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The Many Ways We Love Our French Fries

The Many Ways We Love Our French Fries

Published by Programme B

No trip to a fast-food restaurant is complete without getting your fair share of French fries! These can be large or small, thick or thin, and straight or crinkly, but there’s a deep satisfaction in biting into them. We love them with or without dipping sauce although we prefer dipping them into our favorite sauce for extra flavor. 

What’s your favorite kind of French fries? Perhaps, it’s the thick kind with crinkles at Zaxby’s. Perhaps, it’s the shoestring potatoes because of their extra crispiness. Whatever your choice, you can satisfy your cravings at a couple of fast-food restaurants.  


Thin Fries

There’s no doubt about it – the standard fries, or thin fries, are the most popular type because it’s easy to cook and easy to eat. The potatoes are cut about a quarter-inch thick and then deep-fried in oil once. There’s usually no need to fry the slices twice since their thickness can withstand the deep frying and retain their crispiness for several minutes.  

It’s just the right size, too, for pairing with a juicy cheeseburger or with a lobster roll. We even like dunking them in soft-serve ice cream because their saltiness contrasts nicely with its sweetness.  

Shoestring Fries

Not everybody loves shoestring fries, also called matchsticks fries. It must be that these are sliced so thinly that there’s no starchy potato texture to them, and we love French fries because of their starchiness. 

But there’s no law either that says you shouldn’t love shoestring fries! These may look like matchsticks but their flavor, when fried right, is just as appealing as their thicker and larger cousins. 

Crinkle-Cut Fries

There’s a certain odd appeal to crinkle-cut fries that makes them a favorite in many fast-food menus. These French fries obviously have crinkled edges made by using a machine cutter, a shape that immediately catches your attention. You will immediately notice crinkle-cut fries in a bowl of standard fries because their shape stands out. 

There’s another reason crinkle-cut fries are a favorite: Their angles allow for better deep-frying and, thus, for more crispy and crunchy texture. Many of their fans also say that these fries actually hold more condiment, whether it’s regular ketchup or a special dipping sauce, better than standard fries.  


Wedge Fries

These are large and thick fries so a few of them will really fill your mouth. If you’re looking for fries with the characteristic starchiness of potatoes, then wedge fries are for you. But if you’re looking for crunchiness and crispiness, then you will likely find wedge fries as too limp, perhaps even lame. 

Here’s another way of looking at wedge fries: These are neither French fries nor baked potatoes and, as such, these have an identity crisis. We like our French fries to be straightforward instead of being neither here nor there.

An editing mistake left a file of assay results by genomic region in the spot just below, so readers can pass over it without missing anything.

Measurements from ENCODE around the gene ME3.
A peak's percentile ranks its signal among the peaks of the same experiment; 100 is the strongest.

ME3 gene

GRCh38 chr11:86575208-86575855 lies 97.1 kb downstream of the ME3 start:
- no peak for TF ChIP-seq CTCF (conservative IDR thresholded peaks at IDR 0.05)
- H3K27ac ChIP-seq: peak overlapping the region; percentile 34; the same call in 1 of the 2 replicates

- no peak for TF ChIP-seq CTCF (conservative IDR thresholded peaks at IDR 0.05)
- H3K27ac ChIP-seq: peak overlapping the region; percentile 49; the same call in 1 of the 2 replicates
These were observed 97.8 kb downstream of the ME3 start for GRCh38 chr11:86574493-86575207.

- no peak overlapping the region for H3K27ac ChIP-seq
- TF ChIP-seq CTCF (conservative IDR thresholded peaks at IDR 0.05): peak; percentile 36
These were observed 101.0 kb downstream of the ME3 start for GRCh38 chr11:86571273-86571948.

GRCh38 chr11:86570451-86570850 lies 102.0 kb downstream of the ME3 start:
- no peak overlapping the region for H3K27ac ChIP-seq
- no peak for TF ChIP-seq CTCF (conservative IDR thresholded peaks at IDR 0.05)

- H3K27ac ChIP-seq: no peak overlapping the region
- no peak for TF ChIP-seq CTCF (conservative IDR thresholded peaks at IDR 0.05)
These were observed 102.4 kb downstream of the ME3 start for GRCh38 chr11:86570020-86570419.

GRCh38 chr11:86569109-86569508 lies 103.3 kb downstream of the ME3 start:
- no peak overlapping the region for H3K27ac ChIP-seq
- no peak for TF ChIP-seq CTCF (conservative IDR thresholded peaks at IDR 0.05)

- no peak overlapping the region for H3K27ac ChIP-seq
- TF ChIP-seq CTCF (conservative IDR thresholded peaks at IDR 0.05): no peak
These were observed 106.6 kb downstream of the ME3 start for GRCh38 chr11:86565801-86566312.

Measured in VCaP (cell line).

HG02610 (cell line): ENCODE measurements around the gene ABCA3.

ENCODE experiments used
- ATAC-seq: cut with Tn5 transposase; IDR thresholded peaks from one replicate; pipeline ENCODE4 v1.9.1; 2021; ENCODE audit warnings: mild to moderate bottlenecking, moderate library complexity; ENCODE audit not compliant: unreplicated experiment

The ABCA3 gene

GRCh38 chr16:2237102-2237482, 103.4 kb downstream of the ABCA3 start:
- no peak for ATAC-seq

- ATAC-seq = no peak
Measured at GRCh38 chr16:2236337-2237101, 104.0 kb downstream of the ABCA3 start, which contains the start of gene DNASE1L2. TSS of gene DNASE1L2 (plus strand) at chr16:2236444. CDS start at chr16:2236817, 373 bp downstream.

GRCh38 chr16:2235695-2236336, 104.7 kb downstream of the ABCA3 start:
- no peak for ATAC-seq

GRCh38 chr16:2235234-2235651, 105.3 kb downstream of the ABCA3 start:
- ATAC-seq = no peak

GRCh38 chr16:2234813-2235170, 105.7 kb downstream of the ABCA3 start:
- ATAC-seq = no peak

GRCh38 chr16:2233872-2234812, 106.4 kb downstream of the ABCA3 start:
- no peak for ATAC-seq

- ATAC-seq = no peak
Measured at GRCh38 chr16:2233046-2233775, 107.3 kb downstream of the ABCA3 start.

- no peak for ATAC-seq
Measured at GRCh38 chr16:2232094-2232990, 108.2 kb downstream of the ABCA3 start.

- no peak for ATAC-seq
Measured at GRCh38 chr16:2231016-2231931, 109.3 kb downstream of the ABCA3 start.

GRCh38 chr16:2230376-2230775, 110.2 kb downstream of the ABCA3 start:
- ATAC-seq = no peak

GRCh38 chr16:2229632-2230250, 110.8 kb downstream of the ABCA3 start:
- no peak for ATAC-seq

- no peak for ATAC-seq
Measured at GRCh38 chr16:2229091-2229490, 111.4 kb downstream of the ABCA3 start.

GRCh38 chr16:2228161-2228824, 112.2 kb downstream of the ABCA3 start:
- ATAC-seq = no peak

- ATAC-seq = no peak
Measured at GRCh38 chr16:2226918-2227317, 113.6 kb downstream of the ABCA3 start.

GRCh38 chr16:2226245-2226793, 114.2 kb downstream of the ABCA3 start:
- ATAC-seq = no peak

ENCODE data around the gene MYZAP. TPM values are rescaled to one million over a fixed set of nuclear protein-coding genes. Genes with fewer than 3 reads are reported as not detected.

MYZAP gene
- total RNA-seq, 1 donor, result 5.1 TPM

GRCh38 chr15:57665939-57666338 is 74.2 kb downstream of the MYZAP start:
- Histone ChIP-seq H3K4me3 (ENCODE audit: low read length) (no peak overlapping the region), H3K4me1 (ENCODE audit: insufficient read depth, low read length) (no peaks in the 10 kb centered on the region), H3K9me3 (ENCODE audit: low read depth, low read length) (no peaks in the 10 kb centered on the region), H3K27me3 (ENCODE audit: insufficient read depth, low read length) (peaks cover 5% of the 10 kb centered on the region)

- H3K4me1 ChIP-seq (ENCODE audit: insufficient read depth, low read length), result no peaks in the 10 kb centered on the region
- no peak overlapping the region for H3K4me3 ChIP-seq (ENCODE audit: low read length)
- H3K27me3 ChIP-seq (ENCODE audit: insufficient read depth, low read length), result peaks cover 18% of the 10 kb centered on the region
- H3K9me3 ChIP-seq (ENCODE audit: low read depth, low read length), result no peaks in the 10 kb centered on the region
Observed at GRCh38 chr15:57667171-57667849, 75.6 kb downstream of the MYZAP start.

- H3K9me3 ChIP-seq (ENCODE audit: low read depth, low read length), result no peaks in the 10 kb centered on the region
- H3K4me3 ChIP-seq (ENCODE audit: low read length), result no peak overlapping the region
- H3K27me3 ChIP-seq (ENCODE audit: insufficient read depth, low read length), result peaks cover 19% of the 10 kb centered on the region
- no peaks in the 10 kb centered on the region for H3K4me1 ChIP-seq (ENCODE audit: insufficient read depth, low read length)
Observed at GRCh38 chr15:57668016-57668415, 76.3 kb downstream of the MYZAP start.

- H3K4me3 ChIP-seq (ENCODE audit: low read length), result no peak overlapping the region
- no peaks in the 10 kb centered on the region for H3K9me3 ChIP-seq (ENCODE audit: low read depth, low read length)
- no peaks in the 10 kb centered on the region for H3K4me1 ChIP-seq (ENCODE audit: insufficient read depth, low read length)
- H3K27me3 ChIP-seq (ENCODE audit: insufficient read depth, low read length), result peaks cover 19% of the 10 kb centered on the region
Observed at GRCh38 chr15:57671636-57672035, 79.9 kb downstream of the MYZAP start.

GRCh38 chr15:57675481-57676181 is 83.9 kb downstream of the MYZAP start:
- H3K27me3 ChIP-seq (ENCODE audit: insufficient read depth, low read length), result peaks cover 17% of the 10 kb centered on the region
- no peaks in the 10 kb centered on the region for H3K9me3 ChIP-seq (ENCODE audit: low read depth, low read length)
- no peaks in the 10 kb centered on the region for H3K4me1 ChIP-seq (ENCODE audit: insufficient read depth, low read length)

Cottage Fries

We call cottage fries by another name – retro fries because these are popular in old-fashioned mom-and-pop diners in rural areas. These are cut into circles akin to thick coins and then deep-fried. Sometimes these fries have ridges, sometimes these are just plain. 

Do we like them? Like wedge fries, the jury’s still out on this one for many reasons. Their thick-cut means that they are also hybrids of baked potatoes and French fries but with the worst quality of each one.  Either you hate them or love them – and if you hate them but there’s no other choice, you’d likely just set them aside.  


Curly Fries

The close cousin to crinkly-cut fries, the curly fries are also known as Suzi-Q for reasons we don’t know. While their curly shapes grab your attention in much the same way a child’s pigtails or curly locks would, we aren’t too keen on them either. We think that French fries should be eaten with ease – no worrying about which part of the curly fries ends up in and outside our mouth, for example. 

Many curly fries are also served with garlic or onion powder, perhaps cayenne or paprika powder. While we aren’t against experimentation with food, there’s nothing like the salty and starchy appeal of good old-fashioned French fries. If it ain’t broke, then don’t fix it!  


Waffle Fries

French fries shaped like waffles are the best of both worlds. The lattice patterns on waffle fries make them crispy once removed from the oil and clingy once dipped into the sauce. We love them for breakfast, especially with sunny-side-up eggs, bacon, and orange juice, as well as snacks paired with a large glass of chocolate milkshake. 

We also like them with just about anything, from pulled pork sandwiches to melted cheese. We even like them as is because of their right combination of starchy goodness and salty sinfulness. 

While all of these types of French fries can be made at home, there’s something much more satisfying about buying them from your favorite fast-food and eating them while still hot. 

Photo by Marco Fischer from Pexels